Preliminary measurements were also carried out on other embankments with the purpose of selecting a test site where to install the prototype of the newly-designed monitoring system. We finally selected a site, hereafter referred to as site B, just 2 km west of site A. Despite their small distance, site B is very different from site A because in this area the channel is very close to nearby houses and it is protected by a concrete liner that covers the floor as well as the inner sides (Figure 4a). In the past, this section was highly affected by structural problems and required frequent maintenance so that concrete lining was necessary to improve waterproofing and stability by reducing seepage and erosion. Nevertheless, erosion of the earth structure behind the liner can still take place because seepage may occur both along joints between different sections of the liner (Figure 4b) and behind concrete slabs at the beginning/end of the lined section (Figure 4c). In the long term, seepage can progressively increase and large cavities behind the liner can undermine the stability of the structure. In addition, concrete lining may also prevent a prompt detection of erosional activity (Figure 4c) so that dyke failures may occur unexpectedly and with potentially serious consequences. During preliminary measurement sessions, we found out that site B is also characterized by a quite large low resistivity anomaly during the irrigation season, as depicted in Figure 5, which shows the apparent resistivity map measured in mid-September, a few days after the canal was emptied. The large local minimum of apparent resistivity located on the left side of the map may indicate significant under seepage flow. As in site A, the resistivity anomaly progressively disappears throughout autumn and winter, but is again detected in spring at the beginning of the irrigation season.
For all the above mentioned grounds, we deemed site B to be a suitable test site were to install the prototype permanent monitoring system.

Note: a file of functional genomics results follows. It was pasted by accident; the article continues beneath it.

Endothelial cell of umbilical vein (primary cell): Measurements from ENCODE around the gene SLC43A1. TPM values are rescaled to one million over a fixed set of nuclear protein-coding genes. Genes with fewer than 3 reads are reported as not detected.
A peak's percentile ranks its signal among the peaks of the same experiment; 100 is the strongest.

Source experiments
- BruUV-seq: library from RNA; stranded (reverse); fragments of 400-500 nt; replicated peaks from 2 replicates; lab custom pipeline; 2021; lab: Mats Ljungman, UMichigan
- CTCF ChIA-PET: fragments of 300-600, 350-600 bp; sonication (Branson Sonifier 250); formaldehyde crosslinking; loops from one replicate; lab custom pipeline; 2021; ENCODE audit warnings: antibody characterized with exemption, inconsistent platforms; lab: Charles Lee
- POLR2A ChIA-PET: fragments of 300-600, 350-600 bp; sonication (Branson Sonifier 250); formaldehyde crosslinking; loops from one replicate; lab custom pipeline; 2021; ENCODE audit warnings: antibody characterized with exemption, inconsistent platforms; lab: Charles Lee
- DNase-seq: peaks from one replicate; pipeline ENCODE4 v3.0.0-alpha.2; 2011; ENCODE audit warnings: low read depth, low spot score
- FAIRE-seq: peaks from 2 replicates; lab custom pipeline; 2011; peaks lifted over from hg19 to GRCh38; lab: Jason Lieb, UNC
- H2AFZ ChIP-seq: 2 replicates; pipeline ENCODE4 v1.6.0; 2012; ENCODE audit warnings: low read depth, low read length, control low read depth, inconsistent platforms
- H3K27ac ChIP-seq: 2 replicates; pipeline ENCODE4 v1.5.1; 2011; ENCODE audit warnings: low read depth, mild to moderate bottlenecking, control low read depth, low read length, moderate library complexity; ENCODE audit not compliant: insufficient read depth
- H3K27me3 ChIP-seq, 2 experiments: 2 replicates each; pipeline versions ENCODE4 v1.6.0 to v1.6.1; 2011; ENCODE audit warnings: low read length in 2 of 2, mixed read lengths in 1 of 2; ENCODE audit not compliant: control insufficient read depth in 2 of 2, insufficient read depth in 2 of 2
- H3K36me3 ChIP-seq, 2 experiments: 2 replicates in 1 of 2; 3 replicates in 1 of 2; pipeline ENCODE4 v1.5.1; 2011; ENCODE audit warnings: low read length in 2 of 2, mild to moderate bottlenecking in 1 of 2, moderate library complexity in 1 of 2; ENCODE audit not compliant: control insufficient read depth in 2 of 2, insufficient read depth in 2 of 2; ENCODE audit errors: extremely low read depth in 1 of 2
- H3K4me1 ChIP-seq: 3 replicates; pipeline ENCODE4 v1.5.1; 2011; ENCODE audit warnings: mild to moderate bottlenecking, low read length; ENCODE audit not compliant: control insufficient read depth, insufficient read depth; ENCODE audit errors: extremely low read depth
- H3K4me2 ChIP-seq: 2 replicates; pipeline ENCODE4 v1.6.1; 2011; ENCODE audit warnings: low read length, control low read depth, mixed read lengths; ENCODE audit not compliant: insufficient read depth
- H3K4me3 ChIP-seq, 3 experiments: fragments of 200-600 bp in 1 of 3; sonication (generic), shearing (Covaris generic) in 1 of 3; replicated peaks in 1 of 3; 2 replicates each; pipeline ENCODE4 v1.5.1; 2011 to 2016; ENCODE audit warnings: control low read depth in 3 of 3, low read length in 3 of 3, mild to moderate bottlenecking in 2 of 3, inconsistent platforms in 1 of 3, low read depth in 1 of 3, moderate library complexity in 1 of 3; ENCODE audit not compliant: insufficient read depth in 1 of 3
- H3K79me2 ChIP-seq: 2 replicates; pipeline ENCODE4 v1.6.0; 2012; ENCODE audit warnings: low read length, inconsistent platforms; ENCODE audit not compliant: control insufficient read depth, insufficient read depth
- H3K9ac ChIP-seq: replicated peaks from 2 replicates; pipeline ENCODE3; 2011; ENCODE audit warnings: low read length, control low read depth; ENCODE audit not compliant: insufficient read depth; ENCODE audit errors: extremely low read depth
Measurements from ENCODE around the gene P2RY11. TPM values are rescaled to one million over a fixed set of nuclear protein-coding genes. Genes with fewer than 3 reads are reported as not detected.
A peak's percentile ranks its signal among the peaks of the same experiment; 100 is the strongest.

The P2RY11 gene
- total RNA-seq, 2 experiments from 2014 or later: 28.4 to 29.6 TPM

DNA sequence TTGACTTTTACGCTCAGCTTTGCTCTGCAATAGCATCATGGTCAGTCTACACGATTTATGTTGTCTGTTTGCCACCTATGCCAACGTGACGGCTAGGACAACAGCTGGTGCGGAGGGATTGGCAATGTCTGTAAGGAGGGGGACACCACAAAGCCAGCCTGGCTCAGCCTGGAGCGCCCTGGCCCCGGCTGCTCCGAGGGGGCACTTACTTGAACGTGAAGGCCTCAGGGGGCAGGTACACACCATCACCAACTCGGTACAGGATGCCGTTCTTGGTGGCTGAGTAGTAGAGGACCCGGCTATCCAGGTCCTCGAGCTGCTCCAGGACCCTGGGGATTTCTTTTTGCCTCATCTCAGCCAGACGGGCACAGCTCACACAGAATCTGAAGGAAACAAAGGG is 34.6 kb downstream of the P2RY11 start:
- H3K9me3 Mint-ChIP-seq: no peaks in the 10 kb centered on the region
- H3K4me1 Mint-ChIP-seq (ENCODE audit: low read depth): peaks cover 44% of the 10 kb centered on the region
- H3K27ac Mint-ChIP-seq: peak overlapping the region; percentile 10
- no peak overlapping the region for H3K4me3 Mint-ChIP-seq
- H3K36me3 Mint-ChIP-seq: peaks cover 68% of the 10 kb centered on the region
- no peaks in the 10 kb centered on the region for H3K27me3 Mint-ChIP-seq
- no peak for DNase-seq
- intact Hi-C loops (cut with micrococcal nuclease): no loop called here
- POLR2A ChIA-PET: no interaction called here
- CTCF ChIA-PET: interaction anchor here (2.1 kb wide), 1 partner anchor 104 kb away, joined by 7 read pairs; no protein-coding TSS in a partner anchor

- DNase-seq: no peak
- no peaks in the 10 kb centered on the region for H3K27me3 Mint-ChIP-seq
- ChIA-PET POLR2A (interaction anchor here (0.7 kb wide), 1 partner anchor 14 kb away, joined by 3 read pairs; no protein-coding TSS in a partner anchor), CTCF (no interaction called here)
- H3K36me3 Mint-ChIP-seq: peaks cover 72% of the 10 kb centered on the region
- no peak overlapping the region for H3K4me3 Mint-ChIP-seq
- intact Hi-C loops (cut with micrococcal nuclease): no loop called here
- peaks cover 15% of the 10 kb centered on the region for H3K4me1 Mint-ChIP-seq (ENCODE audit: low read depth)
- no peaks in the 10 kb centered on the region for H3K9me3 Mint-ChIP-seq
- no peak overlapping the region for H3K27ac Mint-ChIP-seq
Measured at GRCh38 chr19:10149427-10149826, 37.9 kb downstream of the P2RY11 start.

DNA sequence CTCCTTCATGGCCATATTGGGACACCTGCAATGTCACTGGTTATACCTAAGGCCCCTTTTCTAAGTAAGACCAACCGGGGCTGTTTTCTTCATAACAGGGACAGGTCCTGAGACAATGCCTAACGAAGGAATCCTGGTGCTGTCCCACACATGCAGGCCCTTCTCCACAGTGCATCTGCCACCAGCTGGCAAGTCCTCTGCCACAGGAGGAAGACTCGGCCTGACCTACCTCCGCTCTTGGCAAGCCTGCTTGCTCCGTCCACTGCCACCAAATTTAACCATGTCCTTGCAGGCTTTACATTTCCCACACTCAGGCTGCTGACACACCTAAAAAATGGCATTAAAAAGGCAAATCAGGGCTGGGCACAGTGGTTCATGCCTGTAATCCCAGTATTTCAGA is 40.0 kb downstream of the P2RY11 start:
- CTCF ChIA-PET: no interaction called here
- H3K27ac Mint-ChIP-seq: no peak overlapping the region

2.2 Prototype design and installation
Commercial resistivity meters are general purpose equipment designed to explore a large range of depths, from a few meters with short cables and small electrode spacing to some hundreds of meters by using long cables and by injecting high currents. This feature is needless when ERT is employed as a permanent monitoring tool on earth structures such as embankments and levees. Besides, commercial systems are portable devices that are generally conceived neither for remote control nor for automatic longdistance data transmission. As a result, the use of a commercial resistivity meter for a levee long-term monitoring system is not cost-effective because the equipment is oversized in terms of penetration depth. In addition, it would also require the development of hardware and software to connect the monitoring system to the solar panels providing battery recharge and to the mobile network to ensure remote control and data transmission. Thus, we decided to design a new prototype system according to the main specifications listed in Table 1.
Main specifications for the prototype monitoring system.
|Number of electrodes||48|
|Max injection current||200 mA|
|Default electrode configuration||Wenner|
|Contact resistance check||Yes|
|Power system for battery recharge||Solar panel|
|Remote control and transmission||Via mobile network|
|Default measurement interval||24 hours|
|Default data transmission interval||24 hours|